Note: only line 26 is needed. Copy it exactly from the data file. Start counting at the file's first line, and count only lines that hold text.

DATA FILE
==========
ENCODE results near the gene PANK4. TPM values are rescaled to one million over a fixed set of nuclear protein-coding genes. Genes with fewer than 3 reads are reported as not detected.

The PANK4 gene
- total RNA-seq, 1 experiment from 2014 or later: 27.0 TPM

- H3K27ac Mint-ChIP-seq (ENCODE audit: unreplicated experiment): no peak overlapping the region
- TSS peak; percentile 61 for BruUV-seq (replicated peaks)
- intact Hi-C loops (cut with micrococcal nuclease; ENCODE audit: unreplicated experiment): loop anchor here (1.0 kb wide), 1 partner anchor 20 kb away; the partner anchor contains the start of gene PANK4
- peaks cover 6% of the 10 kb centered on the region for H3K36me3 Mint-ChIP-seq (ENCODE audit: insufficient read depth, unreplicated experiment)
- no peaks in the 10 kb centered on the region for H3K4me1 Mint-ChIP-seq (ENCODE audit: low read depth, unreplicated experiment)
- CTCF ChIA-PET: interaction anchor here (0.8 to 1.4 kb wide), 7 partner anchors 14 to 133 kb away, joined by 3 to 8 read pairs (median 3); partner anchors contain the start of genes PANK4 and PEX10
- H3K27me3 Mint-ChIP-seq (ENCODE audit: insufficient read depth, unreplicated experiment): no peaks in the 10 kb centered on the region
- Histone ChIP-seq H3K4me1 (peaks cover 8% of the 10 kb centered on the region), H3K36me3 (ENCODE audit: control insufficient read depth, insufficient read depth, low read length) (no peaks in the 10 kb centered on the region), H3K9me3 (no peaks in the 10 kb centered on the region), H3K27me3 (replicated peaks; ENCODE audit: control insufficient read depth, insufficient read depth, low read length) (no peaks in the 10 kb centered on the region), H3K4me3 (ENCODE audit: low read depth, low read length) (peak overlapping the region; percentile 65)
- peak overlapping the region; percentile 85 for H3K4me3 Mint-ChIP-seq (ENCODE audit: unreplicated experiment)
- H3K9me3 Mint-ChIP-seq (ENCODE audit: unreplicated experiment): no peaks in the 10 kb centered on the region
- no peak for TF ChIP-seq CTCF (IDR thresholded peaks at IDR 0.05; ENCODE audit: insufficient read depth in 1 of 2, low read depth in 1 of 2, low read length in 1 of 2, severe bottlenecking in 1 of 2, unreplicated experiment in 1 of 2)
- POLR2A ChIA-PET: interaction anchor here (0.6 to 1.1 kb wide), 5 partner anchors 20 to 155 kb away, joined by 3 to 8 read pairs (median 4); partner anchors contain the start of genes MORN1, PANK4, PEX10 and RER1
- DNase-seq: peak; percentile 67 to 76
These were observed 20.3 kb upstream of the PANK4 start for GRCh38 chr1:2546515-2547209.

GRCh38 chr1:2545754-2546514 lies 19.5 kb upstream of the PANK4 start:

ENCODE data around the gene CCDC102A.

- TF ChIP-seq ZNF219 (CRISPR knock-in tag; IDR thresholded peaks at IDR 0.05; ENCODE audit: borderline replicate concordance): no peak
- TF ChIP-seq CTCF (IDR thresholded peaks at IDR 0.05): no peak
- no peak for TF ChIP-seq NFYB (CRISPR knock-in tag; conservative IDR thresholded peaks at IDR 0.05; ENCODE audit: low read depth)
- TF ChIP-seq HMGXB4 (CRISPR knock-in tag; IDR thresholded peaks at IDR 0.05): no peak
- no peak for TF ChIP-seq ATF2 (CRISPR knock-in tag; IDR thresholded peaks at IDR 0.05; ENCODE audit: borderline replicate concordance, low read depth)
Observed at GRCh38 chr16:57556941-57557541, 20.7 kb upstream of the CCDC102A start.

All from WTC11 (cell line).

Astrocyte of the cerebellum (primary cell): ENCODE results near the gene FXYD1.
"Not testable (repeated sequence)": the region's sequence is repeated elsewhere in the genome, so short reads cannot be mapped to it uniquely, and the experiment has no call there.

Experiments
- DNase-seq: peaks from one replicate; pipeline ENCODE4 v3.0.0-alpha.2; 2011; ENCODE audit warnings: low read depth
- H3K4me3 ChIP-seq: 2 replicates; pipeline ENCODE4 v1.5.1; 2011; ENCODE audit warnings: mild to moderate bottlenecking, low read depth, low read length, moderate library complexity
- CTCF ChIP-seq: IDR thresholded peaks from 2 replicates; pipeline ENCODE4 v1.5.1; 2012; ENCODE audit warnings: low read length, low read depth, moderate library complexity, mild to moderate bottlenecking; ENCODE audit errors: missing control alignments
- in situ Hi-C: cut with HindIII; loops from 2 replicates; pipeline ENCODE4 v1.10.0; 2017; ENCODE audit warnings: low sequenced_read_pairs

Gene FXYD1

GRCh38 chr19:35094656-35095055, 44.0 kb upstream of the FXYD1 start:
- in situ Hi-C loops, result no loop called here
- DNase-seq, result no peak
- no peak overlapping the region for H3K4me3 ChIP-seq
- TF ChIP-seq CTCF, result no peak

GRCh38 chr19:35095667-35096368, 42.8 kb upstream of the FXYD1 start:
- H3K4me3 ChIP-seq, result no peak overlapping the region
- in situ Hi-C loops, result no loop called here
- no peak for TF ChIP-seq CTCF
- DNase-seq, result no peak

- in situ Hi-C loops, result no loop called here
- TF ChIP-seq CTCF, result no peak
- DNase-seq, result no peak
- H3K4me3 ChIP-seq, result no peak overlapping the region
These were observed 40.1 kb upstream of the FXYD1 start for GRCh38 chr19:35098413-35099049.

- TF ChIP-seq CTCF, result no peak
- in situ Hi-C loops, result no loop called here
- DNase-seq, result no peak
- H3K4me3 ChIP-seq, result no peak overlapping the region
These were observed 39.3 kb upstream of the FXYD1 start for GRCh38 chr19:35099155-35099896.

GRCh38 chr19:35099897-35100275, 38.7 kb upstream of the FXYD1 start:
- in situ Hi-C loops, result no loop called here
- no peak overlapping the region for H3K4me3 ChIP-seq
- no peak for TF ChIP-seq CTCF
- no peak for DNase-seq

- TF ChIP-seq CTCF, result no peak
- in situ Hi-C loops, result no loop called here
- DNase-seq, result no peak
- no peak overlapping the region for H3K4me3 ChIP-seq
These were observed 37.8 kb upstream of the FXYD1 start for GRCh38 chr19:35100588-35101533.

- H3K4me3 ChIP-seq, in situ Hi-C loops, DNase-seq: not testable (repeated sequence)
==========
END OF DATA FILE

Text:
All from WTC11 (cell line).